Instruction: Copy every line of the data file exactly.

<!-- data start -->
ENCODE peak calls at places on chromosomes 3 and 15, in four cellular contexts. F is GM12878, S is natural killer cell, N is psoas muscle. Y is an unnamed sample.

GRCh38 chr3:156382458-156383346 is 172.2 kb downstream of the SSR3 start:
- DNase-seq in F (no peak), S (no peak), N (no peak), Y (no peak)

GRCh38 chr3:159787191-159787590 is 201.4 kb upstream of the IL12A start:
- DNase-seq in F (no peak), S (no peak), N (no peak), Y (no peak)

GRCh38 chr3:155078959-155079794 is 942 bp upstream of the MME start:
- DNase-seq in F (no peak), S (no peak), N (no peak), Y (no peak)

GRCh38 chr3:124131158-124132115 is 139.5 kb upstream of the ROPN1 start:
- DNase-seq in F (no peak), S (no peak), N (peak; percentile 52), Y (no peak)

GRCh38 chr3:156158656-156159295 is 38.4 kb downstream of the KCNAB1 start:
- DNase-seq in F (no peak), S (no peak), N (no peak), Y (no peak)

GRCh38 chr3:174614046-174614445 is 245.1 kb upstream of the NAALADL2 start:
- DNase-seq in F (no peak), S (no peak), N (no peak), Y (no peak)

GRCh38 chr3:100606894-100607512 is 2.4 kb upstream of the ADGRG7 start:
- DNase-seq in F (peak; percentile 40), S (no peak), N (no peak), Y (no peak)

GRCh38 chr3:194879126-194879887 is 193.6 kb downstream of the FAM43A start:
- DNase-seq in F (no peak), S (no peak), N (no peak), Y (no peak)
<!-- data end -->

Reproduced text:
ENCODE peak calls at places on chromosomes 3 and 15, in four cellular contexts. F is GM12878, S is natural killer cell, N is psoas muscle. Y is an unnamed sample.

GRCh38 chr3:156382458-156383346 is 172.2 kb downstream of the SSR3 start:
- DNase-seq in F (no peak), S (no peak), N (no peak), Y (no peak)

GRCh38 chr3:159787191-159787590 is 201.4 kb upstream of the IL12A start:
- DNase-seq in F (no peak), S (no peak), N (no peak), Y (no peak)

GRCh38 chr3:155078959-155079794 is 942 bp upstream of the MME start:
- DNase-seq in F (no peak), S (no peak), N (no peak), Y (no peak)

GRCh38 chr3:124131158-124132115 is 139.5 kb upstream of the ROPN1 start:
- DNase-seq in F (no peak), S (no peak), N (peak; percentile 52), Y (no peak)

GRCh38 chr3:156158656-156159295 is 38.4 kb downstream of the KCNAB1 start:
- DNase-seq in F (no peak), S (no peak), N (no peak), Y (no peak)

GRCh38 chr3:174614046-174614445 is 245.1 kb upstream of the NAALADL2 start:
- DNase-seq in F (no peak), S (no peak), N (no peak), Y (no peak)

GRCh38 chr3:100606894-100607512 is 2.4 kb upstream of the ADGRG7 start:
- DNase-seq in F (peak; percentile 40), S (no peak), N (no peak), Y (no peak)

GRCh38 chr3:194879126-194879887 is 193.6 kb downstream of the FAM43A start:
- DNase-seq in F (no peak), S (no peak), N (no peak), Y (no peak)